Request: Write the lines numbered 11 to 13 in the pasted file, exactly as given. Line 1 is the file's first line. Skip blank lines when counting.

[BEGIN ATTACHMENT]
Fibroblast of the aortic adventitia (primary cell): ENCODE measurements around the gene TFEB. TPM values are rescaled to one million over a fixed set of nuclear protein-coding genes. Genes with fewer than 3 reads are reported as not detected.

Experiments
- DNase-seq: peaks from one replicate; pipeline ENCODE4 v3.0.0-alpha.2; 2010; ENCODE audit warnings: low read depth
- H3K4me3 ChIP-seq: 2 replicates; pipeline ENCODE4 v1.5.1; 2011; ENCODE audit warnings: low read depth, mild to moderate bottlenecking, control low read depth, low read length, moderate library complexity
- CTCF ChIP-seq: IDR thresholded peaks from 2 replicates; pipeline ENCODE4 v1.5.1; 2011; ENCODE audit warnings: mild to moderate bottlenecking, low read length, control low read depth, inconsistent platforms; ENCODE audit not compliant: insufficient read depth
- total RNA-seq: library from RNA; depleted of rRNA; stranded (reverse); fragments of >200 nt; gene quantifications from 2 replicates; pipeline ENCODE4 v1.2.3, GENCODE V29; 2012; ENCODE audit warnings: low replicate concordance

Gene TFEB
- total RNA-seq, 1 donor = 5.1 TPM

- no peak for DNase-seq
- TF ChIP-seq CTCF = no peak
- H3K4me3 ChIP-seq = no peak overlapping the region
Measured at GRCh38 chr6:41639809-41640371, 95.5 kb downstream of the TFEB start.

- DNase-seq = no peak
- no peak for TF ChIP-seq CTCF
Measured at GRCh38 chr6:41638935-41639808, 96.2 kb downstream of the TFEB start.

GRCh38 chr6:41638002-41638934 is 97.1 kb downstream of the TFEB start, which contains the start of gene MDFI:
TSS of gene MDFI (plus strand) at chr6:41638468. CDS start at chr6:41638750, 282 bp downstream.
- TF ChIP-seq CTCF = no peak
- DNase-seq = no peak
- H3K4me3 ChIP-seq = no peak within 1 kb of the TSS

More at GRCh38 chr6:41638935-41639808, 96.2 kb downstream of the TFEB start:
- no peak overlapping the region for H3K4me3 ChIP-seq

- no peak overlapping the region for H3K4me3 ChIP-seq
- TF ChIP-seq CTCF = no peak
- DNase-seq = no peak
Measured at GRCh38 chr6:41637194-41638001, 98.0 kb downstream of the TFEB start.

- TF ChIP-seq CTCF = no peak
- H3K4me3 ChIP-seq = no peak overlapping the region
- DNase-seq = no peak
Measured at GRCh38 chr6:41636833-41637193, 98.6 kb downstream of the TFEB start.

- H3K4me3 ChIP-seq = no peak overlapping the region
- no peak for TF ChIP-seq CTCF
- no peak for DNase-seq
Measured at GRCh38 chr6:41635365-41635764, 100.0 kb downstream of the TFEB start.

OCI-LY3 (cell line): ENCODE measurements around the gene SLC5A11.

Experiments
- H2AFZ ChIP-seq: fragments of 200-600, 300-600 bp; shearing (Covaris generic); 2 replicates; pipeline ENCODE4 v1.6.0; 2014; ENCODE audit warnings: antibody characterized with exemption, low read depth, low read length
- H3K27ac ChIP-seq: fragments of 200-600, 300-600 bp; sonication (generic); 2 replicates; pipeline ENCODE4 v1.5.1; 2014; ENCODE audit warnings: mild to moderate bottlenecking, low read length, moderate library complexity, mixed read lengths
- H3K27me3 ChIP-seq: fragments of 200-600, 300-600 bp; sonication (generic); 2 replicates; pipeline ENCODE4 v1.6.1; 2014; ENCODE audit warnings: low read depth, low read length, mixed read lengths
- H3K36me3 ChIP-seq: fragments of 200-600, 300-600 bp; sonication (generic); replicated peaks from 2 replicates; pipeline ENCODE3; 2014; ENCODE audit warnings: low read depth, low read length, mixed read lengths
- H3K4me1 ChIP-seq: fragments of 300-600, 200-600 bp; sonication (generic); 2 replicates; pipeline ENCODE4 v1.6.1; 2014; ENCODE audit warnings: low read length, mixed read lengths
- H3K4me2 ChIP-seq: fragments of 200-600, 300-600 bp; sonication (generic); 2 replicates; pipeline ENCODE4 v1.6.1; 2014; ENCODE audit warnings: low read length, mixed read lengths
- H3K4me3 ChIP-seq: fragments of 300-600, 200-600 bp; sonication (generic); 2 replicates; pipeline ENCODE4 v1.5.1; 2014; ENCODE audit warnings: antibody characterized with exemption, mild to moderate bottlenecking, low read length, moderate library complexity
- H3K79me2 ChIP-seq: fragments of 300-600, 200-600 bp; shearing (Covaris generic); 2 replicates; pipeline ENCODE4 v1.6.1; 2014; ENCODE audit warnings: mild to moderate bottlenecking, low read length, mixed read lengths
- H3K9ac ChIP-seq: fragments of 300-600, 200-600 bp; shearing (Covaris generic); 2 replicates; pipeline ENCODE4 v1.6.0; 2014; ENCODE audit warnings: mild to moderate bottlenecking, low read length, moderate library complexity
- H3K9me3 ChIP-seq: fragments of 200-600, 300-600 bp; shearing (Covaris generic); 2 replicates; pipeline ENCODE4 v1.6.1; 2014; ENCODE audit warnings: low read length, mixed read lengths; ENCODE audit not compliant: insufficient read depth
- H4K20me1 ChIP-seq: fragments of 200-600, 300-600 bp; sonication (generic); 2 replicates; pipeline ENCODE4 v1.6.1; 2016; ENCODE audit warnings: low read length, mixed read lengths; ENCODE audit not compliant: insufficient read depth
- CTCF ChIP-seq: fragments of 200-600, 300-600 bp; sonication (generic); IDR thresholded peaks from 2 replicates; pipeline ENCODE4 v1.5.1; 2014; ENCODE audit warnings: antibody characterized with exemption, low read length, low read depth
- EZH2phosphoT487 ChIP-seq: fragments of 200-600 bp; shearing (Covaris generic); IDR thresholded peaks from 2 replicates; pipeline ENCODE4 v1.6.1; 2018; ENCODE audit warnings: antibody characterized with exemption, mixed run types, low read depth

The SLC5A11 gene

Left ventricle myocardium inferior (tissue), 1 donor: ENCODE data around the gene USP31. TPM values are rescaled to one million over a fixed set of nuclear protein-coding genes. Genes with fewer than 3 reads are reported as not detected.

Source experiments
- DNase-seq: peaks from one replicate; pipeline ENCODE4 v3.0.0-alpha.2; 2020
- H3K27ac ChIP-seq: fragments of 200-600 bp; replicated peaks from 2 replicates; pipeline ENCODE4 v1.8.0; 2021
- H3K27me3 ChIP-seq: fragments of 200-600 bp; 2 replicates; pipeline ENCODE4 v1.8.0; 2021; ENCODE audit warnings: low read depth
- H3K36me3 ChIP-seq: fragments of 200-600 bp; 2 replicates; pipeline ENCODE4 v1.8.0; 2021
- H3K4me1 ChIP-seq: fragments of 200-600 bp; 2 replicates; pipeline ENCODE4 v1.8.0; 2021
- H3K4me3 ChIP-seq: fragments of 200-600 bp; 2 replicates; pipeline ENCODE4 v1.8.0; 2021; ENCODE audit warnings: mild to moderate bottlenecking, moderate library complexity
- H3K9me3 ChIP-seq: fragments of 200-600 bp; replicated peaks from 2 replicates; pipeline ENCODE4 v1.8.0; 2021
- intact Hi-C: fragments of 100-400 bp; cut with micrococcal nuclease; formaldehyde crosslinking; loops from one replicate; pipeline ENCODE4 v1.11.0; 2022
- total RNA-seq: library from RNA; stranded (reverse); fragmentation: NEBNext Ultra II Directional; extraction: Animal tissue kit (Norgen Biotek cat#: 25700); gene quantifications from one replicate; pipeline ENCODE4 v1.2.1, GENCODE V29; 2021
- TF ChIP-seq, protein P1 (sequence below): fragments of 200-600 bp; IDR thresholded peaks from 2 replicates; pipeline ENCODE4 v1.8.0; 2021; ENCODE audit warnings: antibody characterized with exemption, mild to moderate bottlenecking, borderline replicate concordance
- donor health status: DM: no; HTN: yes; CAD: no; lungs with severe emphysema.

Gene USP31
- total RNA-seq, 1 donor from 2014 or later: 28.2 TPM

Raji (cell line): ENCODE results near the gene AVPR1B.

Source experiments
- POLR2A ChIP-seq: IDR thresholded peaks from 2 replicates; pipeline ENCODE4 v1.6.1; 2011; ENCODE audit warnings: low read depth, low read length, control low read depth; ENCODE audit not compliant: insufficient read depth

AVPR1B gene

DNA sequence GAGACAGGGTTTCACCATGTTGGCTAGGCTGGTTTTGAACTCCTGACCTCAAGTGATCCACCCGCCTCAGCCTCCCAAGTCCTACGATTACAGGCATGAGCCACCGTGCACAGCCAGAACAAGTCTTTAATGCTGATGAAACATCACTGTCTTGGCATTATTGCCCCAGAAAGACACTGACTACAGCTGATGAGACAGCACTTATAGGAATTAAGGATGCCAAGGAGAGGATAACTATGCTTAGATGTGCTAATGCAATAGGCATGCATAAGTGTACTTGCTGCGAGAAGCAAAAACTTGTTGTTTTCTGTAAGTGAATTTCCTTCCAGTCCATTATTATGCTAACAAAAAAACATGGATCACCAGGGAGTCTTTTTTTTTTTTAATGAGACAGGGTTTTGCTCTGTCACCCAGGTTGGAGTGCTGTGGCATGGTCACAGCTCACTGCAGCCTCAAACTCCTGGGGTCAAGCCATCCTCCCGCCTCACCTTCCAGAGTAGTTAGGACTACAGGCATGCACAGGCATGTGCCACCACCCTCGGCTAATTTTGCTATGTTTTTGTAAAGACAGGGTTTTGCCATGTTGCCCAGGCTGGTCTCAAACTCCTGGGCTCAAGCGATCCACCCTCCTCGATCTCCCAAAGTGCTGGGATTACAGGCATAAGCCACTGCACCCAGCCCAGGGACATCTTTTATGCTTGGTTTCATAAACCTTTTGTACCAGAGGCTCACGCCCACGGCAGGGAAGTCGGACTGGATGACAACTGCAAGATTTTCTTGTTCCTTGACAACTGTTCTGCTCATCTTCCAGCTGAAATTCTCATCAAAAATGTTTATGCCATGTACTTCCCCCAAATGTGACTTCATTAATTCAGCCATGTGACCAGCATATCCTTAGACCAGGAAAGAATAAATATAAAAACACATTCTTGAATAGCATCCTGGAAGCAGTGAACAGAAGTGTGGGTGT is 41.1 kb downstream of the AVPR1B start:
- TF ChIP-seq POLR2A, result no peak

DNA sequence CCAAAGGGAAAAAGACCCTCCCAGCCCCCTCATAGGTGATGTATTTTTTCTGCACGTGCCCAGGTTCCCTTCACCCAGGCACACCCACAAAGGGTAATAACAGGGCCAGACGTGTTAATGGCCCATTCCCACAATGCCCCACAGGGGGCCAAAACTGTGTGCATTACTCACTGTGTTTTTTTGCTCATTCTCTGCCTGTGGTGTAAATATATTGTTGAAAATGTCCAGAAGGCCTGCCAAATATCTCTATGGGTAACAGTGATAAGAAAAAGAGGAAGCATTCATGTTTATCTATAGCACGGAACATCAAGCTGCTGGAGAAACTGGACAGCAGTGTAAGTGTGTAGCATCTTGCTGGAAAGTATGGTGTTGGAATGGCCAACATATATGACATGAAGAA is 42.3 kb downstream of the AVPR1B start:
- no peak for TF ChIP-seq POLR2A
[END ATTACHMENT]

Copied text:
- H3K4me3 ChIP-seq = no peak overlapping the region
Measured at GRCh38 chr6:41639809-41640371, 95.5 kb downstream of the TFEB start.

- DNase-seq = no peak